The family of visually impaired Turkish journalist Cüneyt Arat, who has been jailed over alleged ties to the Gülen movement since July 10, 2017, announced on Saturday that they could not find Arat in his ward in Tarsus Prison and that they have not been given any information about his whereabouts.
Arat was sentenced on Feb. 22, 2017 to six years, three months in prison on charges of membership in the Gülen movement while also getting 10 months, 15 days for allegedly promoting a “terrorist” organization.
He was put behind bars after an upper court upheld one of his convictions, on July 10, 2017. Arat, who is 90 percent visually disabled, had stated that he was first sent to Tarsus Prison and later transferred to the Mersin E-type Closed Prison.
His family members tweeted on Saturday that Arat wanted to be sent to Ankara. Although Arat reportedly told his family during their last phone call to him that “I saw the director. He told me that If I do not want, They will not send me anywhere,” he could not be reached on Saturday. His family members have stated that they are worried about Arat’s health and wellbeing.
Turkey is the biggest jailer of journalists in the world. The most recent figures documented by SCF shows that 240 journalists and media workers were in jail as of Feb. 22, 2018. Of those in prison, 205 are in pretrial detention, while only 35 have been convicted and are serving their time. Detention warrants are outstanding for 140 journalists who live in exile or remain at large in Turkey.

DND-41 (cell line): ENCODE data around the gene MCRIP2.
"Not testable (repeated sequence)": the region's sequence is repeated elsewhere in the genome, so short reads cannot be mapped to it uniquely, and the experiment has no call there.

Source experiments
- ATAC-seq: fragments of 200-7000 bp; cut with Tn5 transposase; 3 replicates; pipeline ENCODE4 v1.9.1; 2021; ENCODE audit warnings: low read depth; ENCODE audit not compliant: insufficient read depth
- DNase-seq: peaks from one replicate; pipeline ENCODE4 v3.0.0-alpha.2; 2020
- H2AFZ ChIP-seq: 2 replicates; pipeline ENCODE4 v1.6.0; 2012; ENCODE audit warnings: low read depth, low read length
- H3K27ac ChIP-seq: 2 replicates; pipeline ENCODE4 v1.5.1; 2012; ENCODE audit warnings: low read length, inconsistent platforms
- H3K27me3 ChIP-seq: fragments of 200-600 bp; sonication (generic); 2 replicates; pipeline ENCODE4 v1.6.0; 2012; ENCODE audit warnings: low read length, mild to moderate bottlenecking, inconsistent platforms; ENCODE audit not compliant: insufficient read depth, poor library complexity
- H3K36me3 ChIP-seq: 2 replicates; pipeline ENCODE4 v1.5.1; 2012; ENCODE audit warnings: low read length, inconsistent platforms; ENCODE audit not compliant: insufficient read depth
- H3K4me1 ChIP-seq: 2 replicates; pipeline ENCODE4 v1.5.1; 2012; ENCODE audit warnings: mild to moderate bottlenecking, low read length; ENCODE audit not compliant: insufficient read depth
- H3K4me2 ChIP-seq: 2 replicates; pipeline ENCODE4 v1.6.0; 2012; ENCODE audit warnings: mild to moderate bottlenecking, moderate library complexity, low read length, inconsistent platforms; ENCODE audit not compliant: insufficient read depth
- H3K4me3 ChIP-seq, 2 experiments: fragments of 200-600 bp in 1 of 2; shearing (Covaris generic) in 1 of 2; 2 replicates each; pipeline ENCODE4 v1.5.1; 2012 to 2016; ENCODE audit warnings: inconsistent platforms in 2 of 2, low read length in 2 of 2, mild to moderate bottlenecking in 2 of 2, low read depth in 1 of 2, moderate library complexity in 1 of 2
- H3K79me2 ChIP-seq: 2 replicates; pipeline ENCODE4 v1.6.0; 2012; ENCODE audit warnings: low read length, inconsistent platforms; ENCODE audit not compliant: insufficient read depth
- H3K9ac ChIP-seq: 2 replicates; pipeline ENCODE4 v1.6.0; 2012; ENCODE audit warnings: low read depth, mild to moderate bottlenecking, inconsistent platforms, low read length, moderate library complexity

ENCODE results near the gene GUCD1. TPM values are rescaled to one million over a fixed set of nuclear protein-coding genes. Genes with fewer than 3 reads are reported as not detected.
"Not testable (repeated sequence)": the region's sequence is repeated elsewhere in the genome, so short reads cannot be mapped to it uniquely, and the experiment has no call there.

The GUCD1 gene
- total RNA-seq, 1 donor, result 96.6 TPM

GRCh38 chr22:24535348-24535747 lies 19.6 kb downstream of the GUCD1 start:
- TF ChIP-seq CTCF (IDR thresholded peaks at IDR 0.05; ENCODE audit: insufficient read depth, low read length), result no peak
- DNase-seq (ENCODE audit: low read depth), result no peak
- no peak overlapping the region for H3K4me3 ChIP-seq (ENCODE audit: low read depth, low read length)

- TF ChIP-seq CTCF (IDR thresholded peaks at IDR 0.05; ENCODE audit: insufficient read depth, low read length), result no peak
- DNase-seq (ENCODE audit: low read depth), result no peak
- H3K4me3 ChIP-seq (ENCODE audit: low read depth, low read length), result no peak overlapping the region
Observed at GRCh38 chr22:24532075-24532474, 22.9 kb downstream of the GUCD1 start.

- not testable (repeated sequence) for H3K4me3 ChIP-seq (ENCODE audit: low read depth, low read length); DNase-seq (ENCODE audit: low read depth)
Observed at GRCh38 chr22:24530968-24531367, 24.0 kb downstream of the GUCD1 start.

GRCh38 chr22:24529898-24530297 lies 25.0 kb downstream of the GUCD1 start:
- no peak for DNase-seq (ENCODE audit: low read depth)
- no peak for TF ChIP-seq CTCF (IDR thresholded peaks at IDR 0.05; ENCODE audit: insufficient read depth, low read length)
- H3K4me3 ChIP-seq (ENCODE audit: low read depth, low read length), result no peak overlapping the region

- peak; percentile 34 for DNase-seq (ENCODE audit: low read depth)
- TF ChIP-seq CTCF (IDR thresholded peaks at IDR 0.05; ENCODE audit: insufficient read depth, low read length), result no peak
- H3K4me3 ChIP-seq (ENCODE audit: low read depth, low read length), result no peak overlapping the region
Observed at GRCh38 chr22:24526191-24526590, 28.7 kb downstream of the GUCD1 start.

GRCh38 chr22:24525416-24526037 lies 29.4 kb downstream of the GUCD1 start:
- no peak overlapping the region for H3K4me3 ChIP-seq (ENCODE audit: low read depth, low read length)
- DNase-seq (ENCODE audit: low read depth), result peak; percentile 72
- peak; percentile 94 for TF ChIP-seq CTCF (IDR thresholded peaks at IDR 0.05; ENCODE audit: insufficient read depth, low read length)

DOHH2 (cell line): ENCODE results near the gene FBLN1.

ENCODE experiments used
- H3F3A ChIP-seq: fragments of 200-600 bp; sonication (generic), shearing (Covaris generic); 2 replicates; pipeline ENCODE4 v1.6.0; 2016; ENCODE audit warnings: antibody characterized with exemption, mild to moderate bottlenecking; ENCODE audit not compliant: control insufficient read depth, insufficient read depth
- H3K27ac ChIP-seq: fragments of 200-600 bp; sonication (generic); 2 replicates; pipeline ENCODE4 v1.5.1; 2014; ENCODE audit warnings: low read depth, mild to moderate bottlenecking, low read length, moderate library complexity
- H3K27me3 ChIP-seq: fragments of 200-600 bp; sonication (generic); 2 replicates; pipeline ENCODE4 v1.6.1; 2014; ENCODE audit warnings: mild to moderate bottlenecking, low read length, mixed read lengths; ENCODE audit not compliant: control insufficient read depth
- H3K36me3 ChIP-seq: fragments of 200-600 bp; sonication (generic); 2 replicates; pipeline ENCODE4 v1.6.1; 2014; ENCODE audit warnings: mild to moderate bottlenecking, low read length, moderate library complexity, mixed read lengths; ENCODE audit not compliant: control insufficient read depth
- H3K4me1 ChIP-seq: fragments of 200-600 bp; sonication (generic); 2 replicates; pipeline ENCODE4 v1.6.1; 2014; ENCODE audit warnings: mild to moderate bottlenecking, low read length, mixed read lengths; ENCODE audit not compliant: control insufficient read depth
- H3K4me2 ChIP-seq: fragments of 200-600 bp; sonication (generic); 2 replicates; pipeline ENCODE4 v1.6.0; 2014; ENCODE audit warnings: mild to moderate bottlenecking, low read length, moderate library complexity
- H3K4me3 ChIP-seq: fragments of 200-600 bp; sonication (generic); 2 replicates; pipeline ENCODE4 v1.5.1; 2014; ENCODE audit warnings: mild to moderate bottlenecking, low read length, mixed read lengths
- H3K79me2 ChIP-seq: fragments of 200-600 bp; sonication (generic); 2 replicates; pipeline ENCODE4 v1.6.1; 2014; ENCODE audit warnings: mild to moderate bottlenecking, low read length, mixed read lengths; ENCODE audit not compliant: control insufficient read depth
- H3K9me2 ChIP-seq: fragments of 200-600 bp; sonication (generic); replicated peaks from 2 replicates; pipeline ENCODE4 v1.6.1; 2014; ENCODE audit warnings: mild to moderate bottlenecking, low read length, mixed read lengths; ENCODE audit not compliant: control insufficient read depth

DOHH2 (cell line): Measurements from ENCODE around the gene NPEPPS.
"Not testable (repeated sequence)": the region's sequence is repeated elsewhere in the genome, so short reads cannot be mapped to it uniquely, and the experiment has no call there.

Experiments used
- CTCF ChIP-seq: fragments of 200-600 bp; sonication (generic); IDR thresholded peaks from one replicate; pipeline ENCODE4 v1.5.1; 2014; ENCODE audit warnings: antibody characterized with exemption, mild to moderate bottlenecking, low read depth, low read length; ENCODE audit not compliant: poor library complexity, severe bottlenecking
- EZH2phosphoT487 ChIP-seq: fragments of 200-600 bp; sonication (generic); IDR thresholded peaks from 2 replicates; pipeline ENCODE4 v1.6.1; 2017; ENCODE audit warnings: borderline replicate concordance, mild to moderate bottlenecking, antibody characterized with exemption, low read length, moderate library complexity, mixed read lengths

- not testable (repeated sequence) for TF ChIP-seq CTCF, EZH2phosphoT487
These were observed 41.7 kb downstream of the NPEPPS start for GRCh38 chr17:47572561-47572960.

Detaining tens of thousands of people over alleged links to the Gülen movement, the government has also closed down more than 180 media outlets since a coup attempt in July 2016 for which the Justice and Development Party (AKP) government and President Recep Tayyip Erdoğan blame the Gülen movement.
Fethullah Gülen, who inspired the movement, strongly denied having any role in the failed coup and called for an international investigation into it, but President Erdoğan — calling the coup attempt “a gift from God” — and the government initiated a widespread purge aimed at cleansing sympathizers of the movement from within state institutions, dehumanizing its popular figures and putting them in custody.
Turkey has suspended or dismissed more than 150,000 judges, teachers, police and other civil servants since July 15, 2016. Turkey’s interior minister announced on Dec. 12, 2017 that 55,665 people have been arrested. On Dec. 13, 2017, the Justice Ministry announced that 169,013 people have been the subject of legal proceedings on coup charges since the failed coup.
A total of 48,305 people were arrested by courts across Turkey in 2017 over their alleged links to the Gülen movement, said Turkish Interior Minister Süleyman Soylu on Dec. 2, 2018. “The number of detentions is nearly three times higher,” Soylu told a security meeting in İstanbul and claimed that “even these figures are not enough to reveal the severity of the issue.”
(Stockholm Center for Freedom [SCF])